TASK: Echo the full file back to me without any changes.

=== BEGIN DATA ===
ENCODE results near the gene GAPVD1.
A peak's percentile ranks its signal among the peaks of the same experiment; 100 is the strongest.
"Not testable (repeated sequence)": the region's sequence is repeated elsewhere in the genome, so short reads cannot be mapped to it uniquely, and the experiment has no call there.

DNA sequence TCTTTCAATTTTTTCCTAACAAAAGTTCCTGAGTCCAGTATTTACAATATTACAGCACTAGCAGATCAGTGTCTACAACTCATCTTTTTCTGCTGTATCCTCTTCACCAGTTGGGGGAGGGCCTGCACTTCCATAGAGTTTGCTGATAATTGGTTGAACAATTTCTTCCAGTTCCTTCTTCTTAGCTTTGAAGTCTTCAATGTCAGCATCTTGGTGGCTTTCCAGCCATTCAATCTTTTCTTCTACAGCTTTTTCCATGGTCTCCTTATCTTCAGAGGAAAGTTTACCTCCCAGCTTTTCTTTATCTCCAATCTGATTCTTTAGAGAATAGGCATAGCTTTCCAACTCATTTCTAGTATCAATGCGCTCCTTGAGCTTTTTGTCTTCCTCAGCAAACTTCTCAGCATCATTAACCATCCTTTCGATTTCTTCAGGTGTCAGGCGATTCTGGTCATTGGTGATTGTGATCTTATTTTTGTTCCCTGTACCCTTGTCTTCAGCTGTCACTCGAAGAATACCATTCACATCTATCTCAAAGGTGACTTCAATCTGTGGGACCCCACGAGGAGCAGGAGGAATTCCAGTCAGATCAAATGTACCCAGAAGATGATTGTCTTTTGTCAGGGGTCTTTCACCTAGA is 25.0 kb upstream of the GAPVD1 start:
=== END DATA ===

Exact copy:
ENCODE results near the gene GAPVD1.
A peak's percentile ranks its signal among the peaks of the same experiment; 100 is the strongest.
"Not testable (repeated sequence)": the region's sequence is repeated elsewhere in the genome, so short reads cannot be mapped to it uniquely, and the experiment has no call there.

DNA sequence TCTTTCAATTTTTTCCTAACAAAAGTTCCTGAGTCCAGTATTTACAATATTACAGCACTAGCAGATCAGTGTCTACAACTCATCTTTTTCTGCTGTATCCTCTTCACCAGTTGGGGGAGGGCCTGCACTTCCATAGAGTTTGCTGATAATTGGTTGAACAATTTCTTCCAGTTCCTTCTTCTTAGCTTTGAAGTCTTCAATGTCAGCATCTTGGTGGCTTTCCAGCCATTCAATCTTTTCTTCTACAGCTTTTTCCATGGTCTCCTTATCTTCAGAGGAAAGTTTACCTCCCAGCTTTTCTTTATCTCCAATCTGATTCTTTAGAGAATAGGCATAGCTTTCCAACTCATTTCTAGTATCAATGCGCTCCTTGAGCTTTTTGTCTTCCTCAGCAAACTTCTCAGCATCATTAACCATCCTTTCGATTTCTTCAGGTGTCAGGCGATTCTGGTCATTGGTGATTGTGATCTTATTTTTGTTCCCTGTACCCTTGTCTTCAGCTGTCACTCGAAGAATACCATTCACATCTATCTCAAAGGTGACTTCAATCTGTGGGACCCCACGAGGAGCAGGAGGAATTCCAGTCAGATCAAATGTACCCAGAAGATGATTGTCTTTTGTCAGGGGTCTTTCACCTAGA is 25.0 kb upstream of the GAPVD1 start: